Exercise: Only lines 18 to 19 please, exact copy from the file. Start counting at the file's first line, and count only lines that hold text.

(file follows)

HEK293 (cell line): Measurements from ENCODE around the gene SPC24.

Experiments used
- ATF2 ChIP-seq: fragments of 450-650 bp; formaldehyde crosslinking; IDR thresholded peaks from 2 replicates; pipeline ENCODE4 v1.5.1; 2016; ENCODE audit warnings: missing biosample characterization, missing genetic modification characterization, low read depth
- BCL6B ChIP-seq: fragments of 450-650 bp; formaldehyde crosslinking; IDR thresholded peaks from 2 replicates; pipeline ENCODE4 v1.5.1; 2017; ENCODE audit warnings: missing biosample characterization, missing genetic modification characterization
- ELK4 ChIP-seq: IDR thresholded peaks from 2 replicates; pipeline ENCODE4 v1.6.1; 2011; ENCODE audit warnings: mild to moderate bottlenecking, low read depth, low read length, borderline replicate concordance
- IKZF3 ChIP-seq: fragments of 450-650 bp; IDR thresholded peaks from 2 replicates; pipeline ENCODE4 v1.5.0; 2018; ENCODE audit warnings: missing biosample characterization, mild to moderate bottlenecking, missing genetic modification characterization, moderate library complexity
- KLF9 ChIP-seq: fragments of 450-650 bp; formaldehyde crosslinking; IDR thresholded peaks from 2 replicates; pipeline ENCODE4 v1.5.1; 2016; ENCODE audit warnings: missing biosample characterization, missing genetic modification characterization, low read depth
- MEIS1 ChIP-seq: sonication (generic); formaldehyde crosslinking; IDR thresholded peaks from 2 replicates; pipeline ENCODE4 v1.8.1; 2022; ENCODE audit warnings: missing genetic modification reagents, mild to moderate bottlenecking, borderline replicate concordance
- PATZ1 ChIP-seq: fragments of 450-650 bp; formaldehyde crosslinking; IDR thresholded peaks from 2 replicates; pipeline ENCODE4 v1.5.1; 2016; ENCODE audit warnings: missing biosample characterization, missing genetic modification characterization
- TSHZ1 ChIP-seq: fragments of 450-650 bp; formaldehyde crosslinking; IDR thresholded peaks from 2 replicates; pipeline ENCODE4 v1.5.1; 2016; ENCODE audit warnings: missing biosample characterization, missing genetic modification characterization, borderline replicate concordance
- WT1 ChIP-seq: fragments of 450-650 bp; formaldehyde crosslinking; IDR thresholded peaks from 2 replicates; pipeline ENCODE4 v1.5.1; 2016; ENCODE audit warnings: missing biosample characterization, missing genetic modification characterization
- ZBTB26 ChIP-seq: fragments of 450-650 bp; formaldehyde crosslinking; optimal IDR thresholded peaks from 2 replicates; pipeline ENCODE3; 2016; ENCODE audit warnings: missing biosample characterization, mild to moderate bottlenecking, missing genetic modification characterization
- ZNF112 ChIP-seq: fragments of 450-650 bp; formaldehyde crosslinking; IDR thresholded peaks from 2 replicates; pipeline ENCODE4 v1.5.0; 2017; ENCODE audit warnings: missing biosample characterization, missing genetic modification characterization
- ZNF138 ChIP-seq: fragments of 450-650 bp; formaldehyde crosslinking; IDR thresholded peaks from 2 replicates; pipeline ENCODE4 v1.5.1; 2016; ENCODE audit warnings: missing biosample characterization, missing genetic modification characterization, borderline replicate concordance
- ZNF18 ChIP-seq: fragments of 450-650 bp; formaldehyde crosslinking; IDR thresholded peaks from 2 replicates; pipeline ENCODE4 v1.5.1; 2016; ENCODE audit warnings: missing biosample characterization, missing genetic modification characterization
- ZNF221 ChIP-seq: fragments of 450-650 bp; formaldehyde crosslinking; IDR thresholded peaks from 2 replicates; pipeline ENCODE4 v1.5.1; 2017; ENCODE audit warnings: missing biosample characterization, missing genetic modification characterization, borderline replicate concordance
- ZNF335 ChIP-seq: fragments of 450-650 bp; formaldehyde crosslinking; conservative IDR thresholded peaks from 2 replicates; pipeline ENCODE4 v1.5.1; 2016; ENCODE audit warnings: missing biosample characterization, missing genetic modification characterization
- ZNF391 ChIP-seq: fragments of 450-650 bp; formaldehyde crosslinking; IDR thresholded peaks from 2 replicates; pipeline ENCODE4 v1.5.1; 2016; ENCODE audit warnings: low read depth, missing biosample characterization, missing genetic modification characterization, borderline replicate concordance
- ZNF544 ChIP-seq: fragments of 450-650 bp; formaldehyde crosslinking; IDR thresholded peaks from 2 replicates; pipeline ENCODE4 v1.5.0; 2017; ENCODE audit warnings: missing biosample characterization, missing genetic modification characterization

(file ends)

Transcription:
- ZNF391 ChIP-seq: fragments of 450-650 bp; formaldehyde crosslinking; IDR thresholded peaks from 2 replicates; pipeline ENCODE4 v1.5.1; 2016; ENCODE audit warnings: low read depth, missing biosample characterization, missing genetic modification characterization, borderline replicate concordance
- ZNF544 ChIP-seq: fragments of 450-650 bp; formaldehyde crosslinking; IDR thresholded peaks from 2 replicates; pipeline ENCODE4 v1.5.0; 2017; ENCODE audit warnings: missing biosample characterization, missing genetic modification characterization